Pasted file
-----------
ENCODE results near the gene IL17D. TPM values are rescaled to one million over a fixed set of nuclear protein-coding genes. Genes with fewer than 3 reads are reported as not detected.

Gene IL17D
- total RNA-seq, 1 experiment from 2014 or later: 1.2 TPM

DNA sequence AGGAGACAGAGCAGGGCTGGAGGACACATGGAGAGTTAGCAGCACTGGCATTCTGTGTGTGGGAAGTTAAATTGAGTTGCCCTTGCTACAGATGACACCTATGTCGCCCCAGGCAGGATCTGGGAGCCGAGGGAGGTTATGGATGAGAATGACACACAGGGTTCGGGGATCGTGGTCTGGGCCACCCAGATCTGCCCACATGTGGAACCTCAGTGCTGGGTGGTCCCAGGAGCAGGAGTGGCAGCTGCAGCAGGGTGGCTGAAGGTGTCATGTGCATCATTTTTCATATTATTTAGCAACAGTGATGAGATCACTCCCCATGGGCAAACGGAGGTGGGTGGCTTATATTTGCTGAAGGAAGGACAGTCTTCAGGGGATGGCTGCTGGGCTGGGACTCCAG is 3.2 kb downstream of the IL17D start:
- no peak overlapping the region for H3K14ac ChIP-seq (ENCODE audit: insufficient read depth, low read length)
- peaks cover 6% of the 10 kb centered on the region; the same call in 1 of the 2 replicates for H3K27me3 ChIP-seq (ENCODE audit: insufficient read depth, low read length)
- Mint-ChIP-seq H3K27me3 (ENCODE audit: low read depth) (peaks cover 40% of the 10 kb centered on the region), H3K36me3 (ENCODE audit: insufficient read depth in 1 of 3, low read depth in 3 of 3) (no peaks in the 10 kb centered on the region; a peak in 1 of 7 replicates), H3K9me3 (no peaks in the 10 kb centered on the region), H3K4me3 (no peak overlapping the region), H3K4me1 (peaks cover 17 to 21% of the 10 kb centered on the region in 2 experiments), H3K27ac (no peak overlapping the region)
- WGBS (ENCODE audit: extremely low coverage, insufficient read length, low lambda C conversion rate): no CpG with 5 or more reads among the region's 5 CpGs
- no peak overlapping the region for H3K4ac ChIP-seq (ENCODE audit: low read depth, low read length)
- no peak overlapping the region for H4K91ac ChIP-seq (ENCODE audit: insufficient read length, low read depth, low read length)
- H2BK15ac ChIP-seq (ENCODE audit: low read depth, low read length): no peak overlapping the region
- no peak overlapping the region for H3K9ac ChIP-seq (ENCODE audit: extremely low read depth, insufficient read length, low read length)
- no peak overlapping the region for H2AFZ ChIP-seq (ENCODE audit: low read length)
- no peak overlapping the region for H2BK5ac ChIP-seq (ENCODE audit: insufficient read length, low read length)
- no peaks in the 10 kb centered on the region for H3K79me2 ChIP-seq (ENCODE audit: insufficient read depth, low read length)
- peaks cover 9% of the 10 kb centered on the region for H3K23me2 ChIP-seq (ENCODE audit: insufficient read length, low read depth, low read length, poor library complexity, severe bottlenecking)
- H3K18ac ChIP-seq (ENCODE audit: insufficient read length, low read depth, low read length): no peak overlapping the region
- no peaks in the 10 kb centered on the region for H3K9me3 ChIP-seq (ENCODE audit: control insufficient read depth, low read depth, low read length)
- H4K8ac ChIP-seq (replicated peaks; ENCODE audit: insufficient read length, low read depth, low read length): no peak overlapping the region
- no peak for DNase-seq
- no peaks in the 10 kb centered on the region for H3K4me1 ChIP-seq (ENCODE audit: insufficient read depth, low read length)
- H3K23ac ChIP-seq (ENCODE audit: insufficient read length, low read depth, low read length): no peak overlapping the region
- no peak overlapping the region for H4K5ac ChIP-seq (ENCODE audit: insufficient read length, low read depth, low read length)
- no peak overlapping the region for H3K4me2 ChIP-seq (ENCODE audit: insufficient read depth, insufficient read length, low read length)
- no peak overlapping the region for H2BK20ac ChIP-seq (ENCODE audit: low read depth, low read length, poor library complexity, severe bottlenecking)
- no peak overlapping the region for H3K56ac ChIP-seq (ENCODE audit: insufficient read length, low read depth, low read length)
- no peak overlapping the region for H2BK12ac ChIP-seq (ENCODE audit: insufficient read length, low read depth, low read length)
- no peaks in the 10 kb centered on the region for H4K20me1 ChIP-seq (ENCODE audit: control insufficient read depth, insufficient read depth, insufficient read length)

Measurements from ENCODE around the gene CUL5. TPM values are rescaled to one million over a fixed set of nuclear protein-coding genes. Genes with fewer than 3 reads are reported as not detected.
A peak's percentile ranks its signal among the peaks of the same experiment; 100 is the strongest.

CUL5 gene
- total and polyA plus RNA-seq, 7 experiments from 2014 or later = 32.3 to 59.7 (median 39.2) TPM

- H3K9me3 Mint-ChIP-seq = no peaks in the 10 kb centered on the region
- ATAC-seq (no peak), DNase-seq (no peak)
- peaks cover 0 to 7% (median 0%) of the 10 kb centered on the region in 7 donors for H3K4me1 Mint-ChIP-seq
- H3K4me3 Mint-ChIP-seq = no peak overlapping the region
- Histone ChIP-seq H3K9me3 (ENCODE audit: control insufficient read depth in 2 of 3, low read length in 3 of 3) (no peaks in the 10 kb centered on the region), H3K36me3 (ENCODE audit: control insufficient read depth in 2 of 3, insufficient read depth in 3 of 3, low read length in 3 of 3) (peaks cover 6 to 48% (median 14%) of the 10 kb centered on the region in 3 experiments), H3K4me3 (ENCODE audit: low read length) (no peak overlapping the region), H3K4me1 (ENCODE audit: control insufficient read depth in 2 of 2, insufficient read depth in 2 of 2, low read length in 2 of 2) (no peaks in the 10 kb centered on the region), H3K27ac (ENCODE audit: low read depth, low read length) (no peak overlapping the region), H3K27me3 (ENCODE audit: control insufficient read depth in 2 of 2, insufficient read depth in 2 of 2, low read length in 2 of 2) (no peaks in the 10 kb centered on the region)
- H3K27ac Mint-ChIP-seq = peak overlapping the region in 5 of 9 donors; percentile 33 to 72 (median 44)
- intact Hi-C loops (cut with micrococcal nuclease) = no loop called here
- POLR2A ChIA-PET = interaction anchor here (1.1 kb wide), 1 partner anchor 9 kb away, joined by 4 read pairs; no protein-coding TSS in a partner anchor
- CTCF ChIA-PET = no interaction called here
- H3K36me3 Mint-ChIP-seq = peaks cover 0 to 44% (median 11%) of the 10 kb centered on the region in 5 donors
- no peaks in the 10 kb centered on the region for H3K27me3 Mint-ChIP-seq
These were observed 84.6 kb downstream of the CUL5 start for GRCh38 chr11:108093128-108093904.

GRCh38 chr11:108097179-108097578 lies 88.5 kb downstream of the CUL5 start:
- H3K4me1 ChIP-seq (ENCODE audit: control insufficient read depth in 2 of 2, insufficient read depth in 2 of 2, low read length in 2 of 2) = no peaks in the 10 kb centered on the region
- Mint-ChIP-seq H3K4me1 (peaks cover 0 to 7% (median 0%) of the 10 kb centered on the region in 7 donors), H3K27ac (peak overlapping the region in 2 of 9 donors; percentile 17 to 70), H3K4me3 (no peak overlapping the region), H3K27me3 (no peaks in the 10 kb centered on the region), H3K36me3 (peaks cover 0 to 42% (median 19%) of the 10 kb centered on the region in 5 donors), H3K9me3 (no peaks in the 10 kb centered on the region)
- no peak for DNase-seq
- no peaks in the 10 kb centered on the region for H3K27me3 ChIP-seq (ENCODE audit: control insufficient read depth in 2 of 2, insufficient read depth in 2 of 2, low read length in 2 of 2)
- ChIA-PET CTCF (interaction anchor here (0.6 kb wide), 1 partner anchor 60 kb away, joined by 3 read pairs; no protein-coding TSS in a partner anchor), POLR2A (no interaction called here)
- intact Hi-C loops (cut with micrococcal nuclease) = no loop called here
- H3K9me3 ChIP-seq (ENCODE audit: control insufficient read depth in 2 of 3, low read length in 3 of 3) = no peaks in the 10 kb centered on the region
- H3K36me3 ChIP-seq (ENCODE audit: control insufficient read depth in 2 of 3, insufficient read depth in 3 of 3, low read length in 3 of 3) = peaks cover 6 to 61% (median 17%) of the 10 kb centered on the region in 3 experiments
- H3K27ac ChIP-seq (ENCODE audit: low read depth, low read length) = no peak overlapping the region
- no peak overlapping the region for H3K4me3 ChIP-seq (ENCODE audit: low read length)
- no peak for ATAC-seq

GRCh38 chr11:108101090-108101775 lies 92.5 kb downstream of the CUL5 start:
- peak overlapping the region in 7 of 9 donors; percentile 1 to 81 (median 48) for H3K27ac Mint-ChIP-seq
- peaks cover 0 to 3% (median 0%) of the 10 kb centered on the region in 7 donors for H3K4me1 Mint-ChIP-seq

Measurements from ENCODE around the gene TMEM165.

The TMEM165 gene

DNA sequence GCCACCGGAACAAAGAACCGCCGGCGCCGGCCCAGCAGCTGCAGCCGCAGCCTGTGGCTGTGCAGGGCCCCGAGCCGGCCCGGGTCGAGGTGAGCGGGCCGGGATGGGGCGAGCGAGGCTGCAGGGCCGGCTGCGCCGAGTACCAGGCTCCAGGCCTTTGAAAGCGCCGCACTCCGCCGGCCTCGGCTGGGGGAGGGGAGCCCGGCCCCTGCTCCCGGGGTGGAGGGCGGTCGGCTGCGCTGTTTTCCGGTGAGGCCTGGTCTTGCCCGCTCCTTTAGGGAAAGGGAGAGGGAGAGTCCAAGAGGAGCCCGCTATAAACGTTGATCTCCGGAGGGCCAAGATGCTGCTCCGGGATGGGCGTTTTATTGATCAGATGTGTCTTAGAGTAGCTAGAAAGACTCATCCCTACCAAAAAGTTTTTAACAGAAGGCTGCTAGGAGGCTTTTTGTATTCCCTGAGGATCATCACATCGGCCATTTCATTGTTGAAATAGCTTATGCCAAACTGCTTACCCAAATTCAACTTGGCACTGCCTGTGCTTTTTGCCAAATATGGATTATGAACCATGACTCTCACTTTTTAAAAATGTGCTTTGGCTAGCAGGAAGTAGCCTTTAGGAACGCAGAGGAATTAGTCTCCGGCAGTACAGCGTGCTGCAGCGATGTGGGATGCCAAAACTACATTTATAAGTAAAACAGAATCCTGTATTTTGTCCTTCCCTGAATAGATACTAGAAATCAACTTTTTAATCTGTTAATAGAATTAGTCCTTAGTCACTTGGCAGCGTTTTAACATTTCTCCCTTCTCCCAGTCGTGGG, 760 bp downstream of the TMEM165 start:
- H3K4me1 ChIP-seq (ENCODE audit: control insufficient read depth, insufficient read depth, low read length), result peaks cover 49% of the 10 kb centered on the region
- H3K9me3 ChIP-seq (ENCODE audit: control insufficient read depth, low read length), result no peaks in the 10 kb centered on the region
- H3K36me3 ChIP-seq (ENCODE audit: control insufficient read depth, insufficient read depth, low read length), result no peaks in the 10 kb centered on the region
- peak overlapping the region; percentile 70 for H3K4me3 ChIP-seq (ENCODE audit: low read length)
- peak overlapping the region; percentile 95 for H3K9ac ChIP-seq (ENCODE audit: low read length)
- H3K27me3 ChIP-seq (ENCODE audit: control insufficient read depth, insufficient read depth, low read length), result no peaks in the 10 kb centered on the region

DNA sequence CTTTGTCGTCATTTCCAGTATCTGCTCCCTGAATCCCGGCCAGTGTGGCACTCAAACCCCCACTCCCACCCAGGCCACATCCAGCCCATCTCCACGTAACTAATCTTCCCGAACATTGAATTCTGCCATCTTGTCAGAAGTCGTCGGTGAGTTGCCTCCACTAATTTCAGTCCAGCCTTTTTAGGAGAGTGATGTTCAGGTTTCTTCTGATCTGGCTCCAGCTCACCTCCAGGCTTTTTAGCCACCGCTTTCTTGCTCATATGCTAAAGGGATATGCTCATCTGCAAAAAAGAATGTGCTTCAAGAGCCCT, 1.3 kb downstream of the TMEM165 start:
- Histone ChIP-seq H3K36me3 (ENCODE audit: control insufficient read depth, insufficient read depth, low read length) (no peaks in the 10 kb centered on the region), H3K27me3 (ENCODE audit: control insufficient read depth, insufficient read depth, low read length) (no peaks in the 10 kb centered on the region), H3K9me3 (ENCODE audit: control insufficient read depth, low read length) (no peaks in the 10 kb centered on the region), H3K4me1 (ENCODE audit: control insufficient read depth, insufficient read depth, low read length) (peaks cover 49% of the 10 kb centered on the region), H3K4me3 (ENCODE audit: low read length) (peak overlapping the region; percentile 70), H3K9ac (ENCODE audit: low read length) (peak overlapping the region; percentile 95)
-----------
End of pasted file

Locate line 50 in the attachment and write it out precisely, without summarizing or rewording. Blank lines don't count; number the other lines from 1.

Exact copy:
- ChIA-PET CTCF (interaction anchor here (0.6 kb wide), 1 partner anchor 60 kb away, joined by 3 read pairs; no protein-coding TSS in a partner anchor), POLR2A (no interaction called here)